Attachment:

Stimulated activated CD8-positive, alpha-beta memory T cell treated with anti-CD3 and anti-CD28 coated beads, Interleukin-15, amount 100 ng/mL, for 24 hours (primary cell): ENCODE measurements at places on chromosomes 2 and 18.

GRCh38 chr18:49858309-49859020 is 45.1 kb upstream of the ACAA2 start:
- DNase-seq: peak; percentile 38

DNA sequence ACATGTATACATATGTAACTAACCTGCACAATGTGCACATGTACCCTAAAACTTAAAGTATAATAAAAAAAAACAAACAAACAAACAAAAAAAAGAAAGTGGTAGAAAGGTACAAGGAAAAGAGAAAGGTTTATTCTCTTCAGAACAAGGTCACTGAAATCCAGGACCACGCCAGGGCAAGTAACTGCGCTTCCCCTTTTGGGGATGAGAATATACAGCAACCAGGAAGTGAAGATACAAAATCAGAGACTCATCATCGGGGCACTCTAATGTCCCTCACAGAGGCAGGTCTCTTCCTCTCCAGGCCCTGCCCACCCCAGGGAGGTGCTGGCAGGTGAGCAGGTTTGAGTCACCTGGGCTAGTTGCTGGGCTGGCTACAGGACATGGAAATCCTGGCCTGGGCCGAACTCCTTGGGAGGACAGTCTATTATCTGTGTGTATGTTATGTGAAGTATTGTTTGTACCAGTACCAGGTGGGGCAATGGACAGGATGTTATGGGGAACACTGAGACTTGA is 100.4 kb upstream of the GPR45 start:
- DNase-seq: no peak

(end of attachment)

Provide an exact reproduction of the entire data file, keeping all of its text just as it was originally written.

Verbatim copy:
Stimulated activated CD8-positive, alpha-beta memory T cell treated with anti-CD3 and anti-CD28 coated beads, Interleukin-15, amount 100 ng/mL, for 24 hours (primary cell): ENCODE measurements at places on chromosomes 2 and 18.

GRCh38 chr18:49858309-49859020 is 45.1 kb upstream of the ACAA2 start:
- DNase-seq: peak; percentile 38

DNA sequence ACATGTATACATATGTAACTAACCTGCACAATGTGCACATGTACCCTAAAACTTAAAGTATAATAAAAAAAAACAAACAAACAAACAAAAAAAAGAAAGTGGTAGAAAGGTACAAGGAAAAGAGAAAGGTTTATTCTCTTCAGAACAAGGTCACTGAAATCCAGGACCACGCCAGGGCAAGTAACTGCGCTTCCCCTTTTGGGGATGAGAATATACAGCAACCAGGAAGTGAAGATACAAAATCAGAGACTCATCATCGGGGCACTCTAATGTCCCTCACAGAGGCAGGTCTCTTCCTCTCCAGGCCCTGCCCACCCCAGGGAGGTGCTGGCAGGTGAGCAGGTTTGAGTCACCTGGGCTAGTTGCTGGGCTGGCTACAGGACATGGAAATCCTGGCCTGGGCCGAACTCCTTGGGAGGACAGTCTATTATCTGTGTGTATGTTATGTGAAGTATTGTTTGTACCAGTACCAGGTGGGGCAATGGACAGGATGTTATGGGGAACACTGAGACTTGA is 100.4 kb upstream of the GPR45 start:
- DNase-seq: no peak